Charles de Lacy

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Charles John de Lacy
Born 1856
Sunderland, County Durham
Died 1929 (aged 73)
Epsom, Surrey
Nationality British
Education The National Gallery
Known for Marine art

Charles John de Lacy (1856–1929) was one of the foremost British marine artists of his period. He was especially known for his warship imagery and was regularly commissioned by Elswick, Tyne and Wear shipbuilder W. G. Armstrong Whitworth.

Minas Geraes (1908)


Son of Robert de Lacy, a professor of music, and his wife Eliza,[1] Charles de Lacy was born in 1856 in Sunderland, County Durham, and grew up in the Bishopwearmouth area of the city. Although he would do much work in that area, by 1870 his family had relocated from the North East of England to Lambeth in London.[1] While in Lambeth he married Alice Harriet Hill in 1880 and they had two daughters, Constance Rosamond De Lacy (b. 1881) and Irene Valerie Cristoforo De Lacy (b. 1901).[1] In the matter of his death 1936 is often cited;[2] however, the evidence suggests 1929 is correct.[1] He died in Epsom, Surrey.

He first exhibited at the Royal Academy in 1889,[2] having undertaken training at The National Gallery.[2] Magazines such as The Illustrated London News were among early patrons.[2]

Sources vary regarding the correct spelling of the surname: "de Lacy" or "de Lacey". Three of the cited sources say "de Lacy" (including Art UK).[3] The Royal Museums at Greenwich (including the National Maritime Museum) use both forms.[4] In the 1911 census entry in his own hand is written Charles John De Lacy and he says of himself "Artist, Painter and Press artist".[5]

Individual notable works[edit]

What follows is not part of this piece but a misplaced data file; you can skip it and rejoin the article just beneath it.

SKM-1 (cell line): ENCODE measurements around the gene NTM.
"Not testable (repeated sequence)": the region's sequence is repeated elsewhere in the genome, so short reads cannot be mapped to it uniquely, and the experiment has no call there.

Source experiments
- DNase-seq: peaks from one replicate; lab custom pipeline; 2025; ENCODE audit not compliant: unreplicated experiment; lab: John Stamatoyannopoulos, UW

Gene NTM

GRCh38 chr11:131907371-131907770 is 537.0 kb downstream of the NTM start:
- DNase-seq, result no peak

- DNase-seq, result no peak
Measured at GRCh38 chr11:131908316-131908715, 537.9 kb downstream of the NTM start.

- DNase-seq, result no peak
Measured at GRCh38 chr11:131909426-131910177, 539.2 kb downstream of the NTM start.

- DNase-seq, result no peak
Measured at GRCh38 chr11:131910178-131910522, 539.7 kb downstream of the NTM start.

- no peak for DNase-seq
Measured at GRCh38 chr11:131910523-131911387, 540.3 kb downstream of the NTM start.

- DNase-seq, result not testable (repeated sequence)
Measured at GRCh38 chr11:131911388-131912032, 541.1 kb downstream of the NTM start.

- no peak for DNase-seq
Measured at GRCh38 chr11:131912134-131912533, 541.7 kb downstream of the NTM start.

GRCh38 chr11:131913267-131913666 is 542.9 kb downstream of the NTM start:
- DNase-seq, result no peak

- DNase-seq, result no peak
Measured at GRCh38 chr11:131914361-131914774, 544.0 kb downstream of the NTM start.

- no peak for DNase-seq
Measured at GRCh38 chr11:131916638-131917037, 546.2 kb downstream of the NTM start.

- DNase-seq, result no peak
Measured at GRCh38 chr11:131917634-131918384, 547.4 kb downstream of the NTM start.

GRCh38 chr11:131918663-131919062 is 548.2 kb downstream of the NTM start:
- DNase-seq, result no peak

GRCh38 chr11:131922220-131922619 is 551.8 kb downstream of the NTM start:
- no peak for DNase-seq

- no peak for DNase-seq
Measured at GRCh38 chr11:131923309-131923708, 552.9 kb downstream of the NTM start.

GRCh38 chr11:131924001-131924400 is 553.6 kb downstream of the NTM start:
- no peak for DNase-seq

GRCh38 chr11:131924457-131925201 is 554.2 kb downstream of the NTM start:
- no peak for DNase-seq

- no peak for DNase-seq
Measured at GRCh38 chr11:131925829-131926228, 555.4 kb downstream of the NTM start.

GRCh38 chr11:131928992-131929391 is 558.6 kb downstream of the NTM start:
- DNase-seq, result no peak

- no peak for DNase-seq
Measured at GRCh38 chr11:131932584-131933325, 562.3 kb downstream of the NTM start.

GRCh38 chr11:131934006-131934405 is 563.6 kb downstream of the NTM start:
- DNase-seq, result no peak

Much of his work was done as book illustration or as commercial art for shipbuilders. Amongst major publishing names who used his material were Frederick Warne & Co, Thomas Nelson, Cassell, Methuen Publishing and S.P.C.K.[1]

Mist in port, London (1881)

Selected public collections holding de Lacy material[edit]

Further reading[edit]


  1. ^ Archive item 450/1[11] is a bound collection of W G Armstrong Whitworth printed launch ephemera. An example is Minas Geraes. Its subject is the Brazilian battleship Minas Geraes. Another example is a pair covering different HMS Invincibles.
  2. ^ Elswick 1911 has been used as the cover of Armstrong's River Empire. Archives item 696/7/15 which also contains a De Lacy of the Chinese Chao Ho.[12]


  1. ^ a b c d e "Charles J. de Lacy: Artist". Look and Learn History Picture Library. 27 June 2011. 
  2. ^ a b c d "Charles John de Lacy (1856 – c.1936)". Ask Art. Retrieved 9 June 2013. 
  3. ^ 11 Painting(s) by or after Charles John de Lacy at the Art UK site. Retrieved 22 February 2017.
  4. ^ "Collections: HMS Vindictive at Zeebrugge, 23 April 1918". Royal Museums Greenwich. Retrieved 9 June 2013. 
  5. ^ "1911 Charles De Lacy census return". Find my Past. Retrieved 12 June 2013. (Subscription required (help)). 
  6. ^ "Your Paintings: The Kinfauns Castle as a Troopship". BBC. Retrieved 9 June 2013. 
  7. ^ "Your Paintings: HMS Vindictive Storming Zeebrugge Mole". BBC. Retrieved 9 June 2013. 
  8. ^ "The Sinking of the Lusitania". WikiGallery. 
  9. ^ "National Maritime Museum catalogue search results". 
  10. ^ "Royal Museums Greenwich search results". 
  11. ^ a b c d e f g W G Armstrong Whitworth Launch Ephemera. Tyne & Wear Archives & Museums. Item 450/1. 
  12. ^ a b c Archive item 696/7/15. Tyne & Wear Archives & Museums. 
  13. ^ "Your Paintings: The Pool of London". BBC. Retrieved 9 June 2013. 
  14. ^ "Your Paintings: The Destroyer Forester off Constantinople". BBC. Retrieved 9 June 2013.